How ACA’s ‘heavy-loss’ backstop was cut, undermining numerous small insurersNew research from S&P Global Market Intelligence. Read the entire report here.
Across the health insurance industry, some 60 insurers believe they are owed about $12.2 billion in total through the risk corridor program, which has been cut by Congress. The ACA’s risk corridor program was meant to act as a backstop to insurers in case they booked heavy losses on insurance products meant for high-risk patients. However, the removal of the program’s funding undermined the business models of dozens of insurers who opted to offer the products.
HealthyCT, and some small insurers like it, eventually turned to a cottage industry of hedge funds to finance lawsuits against the government over those promised payments.
According to documents reviewed by S&P Global Market Intelligence and conversations with more than a dozen people familiar with the industry, other firms are seeking to strike deals resembling HealthyCT’s agreement with Chicago-based firm, Juris Capital.
Excerpts from the S&P Global Market Intelligence analysis
Ken Lalime was out of options. Regulators were threatening the fledgling nonprofit health insurer he led with liquidation, and patients’ claims were going unpaid.
A critical subsidy promised to insurers like Lalime’s had been axed in Congress in late 2014, and the insurer had struggled to stay solvent. In 2016, Lalime decided to close the doors of his company, HealthyCT Inc.
As one of the state-level insurers founded after the Affordable Care Act was passed, HealthyCT had served as many as 41,000 patients over three years. It was also one of dozens of insurers relying on the federal subsidies called risk corridor payments the government had agreed to make to help cover high-cost patients.
But those payments had been cut in Congress, and the checks to insurers eventually stopped altogether. Lalime explained in an interview that his company went to the capital markets to raise money, tried to partner with other insurers and appealed directly to the federal health insurance regulator for relief. But the insurer’s revenue could not keep up with claims without the risk corridor payments.
“We tried everything that we felt we could to shore up our capital position and that, unfortunately didn’t happen,” Lalime said in an interview. “We had to take other arrangements.”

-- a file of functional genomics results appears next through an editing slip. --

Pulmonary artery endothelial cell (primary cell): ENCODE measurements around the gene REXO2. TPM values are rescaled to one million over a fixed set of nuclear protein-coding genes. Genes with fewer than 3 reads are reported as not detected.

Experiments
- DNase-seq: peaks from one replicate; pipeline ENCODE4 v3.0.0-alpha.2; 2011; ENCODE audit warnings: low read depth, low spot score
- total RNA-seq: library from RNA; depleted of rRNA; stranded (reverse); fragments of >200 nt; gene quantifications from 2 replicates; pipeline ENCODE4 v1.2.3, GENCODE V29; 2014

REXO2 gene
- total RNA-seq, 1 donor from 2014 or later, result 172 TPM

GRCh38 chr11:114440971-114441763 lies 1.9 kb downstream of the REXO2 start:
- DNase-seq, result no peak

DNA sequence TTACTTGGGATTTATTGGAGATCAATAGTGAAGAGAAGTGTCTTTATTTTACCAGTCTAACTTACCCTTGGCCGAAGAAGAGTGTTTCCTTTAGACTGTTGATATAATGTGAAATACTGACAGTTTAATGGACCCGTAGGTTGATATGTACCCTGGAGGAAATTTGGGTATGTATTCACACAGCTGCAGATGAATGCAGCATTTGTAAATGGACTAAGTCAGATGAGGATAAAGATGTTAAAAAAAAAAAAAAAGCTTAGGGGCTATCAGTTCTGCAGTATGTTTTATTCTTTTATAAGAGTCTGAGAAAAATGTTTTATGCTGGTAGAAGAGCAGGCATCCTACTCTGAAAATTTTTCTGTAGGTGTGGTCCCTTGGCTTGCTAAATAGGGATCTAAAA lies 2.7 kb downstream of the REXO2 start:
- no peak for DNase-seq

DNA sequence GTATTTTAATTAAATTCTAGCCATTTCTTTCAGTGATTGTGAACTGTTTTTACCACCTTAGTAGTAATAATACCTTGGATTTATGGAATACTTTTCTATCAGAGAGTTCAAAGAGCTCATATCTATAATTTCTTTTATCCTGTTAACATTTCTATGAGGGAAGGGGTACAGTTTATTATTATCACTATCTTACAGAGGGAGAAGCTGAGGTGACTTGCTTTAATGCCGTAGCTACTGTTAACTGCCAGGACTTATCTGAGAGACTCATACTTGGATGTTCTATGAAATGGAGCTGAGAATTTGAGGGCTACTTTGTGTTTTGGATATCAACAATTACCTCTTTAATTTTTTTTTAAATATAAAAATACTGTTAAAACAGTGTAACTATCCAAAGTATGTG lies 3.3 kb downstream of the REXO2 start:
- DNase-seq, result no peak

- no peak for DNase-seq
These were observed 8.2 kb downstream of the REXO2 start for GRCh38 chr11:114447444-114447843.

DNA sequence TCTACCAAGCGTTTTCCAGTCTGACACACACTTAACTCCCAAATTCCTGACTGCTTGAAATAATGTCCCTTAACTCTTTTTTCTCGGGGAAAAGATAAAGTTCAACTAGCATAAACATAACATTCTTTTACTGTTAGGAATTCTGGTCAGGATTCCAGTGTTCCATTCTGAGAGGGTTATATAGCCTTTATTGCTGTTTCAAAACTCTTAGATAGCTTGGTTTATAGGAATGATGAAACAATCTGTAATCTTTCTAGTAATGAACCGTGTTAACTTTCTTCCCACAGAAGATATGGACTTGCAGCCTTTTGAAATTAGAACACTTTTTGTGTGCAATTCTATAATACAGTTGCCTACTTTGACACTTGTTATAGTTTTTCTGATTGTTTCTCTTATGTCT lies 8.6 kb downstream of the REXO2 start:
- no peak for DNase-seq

HealthyCT, and some small insurers like it, eventually turned to a cottage industry of hedge funds to finance lawsuits against the government over those promised payments. For the cash HealthyCT needed to repay its creditors, it traded its right to receive its risk corridor funds for only a fraction of what it could have recovered in court.
Across the industry, some 60 insurers believe they are owed about $12.2 billion in total through the risk corridor program. For a handful of insurers willing to take the government to court for their share, litigation financing has quietly become a key part of that fight.
High Risk, High Reward
The ACA’s risk corridor program was meant to act as a backstop to insurers in case they booked heavy losses on insurance products meant for high-risk patients. But the removal of the program’s funding undermined the business models of dozens of insurers who opted to offer the products.
That left many insurers scrambling to replace a source of funding they believed was guaranteed by law. At least 10 closed their doors within about a year of the payments’ absence.
For HealthyCT, the only way to recover the money critical for operations was to sue. But a lengthy legal fight against the government was beyond the tiny insurer’s means. HealthyCT spun its wheels for months before another option emerged in 2016.
In exchange for the nearly $45 million the insurer was owed, HealthyCT would receive $10.5 million from a hedge fund that would fight the government in court on its behalf. The firm, Chicago-based Juris Capital, stood to rake in a net gain of $34.5 million if courts ruled in the insurer’s favor.
Juris Capital agreed to purchase the rights to any money recovered in court to cover HealthyCT’s debt of about $10 million. The deal provided critical, immediate liquidity to the insurer and the prospect of a massive gain if the court sided with HealthyCT.
David Desser, managing director at Juris Capital, described the investment as high risk, high reward in an interview. Juris could book a windfall if it won, but the court could also decide the insurer is owed only a percentage of the loss it logged in its books, which could leave Juris with a disappointing return if not a loss.
Read the full report here.